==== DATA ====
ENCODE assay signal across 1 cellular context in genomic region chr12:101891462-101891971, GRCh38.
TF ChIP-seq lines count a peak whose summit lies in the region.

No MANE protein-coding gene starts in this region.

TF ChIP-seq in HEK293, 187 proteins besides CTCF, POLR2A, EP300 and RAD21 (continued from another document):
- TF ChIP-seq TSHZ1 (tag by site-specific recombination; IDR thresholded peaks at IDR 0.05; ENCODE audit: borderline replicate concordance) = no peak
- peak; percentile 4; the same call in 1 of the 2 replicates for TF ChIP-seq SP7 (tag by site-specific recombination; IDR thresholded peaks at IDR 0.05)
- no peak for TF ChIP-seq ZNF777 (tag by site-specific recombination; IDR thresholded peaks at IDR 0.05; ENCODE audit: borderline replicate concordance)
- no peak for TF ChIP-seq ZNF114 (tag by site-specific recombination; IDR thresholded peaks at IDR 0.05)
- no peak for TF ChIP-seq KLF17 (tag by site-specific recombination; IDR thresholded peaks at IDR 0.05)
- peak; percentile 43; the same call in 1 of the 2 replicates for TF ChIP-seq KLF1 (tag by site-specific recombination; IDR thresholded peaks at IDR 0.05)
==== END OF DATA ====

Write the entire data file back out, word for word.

ENCODE assay signal across 1 cellular context in genomic region chr12:101891462-101891971, GRCh38.
TF ChIP-seq lines count a peak whose summit lies in the region.

No MANE protein-coding gene starts in this region.

TF ChIP-seq in HEK293, 187 proteins besides CTCF, POLR2A, EP300 and RAD21 (continued from another document):
- TF ChIP-seq TSHZ1 (tag by site-specific recombination; IDR thresholded peaks at IDR 0.05; ENCODE audit: borderline replicate concordance) = no peak
- peak; percentile 4; the same call in 1 of the 2 replicates for TF ChIP-seq SP7 (tag by site-specific recombination; IDR thresholded peaks at IDR 0.05)
- no peak for TF ChIP-seq ZNF777 (tag by site-specific recombination; IDR thresholded peaks at IDR 0.05; ENCODE audit: borderline replicate concordance)
- no peak for TF ChIP-seq ZNF114 (tag by site-specific recombination; IDR thresholded peaks at IDR 0.05)
- no peak for TF ChIP-seq KLF17 (tag by site-specific recombination; IDR thresholded peaks at IDR 0.05)
- peak; percentile 43; the same call in 1 of the 2 replicates for TF ChIP-seq KLF1 (tag by site-specific recombination; IDR thresholded peaks at IDR 0.05)